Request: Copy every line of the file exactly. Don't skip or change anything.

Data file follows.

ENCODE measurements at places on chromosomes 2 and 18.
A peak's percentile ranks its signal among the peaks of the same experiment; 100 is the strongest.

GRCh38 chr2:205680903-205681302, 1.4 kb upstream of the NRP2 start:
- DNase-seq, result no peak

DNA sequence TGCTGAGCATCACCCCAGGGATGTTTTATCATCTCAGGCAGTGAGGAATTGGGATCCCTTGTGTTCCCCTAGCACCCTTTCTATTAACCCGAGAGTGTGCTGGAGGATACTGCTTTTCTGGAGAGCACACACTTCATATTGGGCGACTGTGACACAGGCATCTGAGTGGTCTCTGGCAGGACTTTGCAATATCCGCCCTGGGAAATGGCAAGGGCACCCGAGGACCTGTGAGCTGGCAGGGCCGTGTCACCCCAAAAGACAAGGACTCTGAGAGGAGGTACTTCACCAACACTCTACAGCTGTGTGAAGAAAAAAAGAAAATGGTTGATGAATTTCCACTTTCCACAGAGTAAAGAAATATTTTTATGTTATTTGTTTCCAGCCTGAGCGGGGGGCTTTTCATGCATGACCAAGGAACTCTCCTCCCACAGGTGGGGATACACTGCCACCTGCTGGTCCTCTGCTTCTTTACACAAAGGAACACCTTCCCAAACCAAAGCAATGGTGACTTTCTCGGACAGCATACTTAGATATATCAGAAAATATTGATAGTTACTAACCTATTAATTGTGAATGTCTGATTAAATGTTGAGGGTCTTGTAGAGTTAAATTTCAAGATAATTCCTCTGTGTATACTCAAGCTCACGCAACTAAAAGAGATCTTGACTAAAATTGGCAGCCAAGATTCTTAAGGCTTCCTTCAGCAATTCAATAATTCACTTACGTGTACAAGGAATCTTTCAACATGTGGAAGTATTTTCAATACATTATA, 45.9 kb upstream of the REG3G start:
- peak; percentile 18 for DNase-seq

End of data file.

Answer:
ENCODE measurements at places on chromosomes 2 and 18.
A peak's percentile ranks its signal among the peaks of the same experiment; 100 is the strongest.

GRCh38 chr2:205680903-205681302, 1.4 kb upstream of the NRP2 start:
- DNase-seq, result no peak

DNA sequence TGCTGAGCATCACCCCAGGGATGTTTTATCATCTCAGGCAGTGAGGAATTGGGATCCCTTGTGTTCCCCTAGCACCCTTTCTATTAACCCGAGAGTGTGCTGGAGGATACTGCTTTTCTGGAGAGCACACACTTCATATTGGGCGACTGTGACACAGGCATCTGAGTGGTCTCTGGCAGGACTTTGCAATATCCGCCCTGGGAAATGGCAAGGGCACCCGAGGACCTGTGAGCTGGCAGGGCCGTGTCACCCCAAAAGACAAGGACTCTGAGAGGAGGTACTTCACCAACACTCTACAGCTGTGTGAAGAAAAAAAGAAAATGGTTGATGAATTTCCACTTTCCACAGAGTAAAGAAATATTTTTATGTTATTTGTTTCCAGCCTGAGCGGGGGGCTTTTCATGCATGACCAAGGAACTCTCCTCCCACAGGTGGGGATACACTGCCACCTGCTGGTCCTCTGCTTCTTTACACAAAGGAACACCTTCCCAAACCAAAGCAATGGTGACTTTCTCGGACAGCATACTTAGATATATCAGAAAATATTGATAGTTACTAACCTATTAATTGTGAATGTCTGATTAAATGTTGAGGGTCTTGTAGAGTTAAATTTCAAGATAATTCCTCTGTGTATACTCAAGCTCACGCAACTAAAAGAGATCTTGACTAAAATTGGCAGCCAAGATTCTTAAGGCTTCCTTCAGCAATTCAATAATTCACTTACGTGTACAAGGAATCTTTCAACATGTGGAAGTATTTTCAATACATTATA, 45.9 kb upstream of the REG3G start:
- peak; percentile 18 for DNase-seq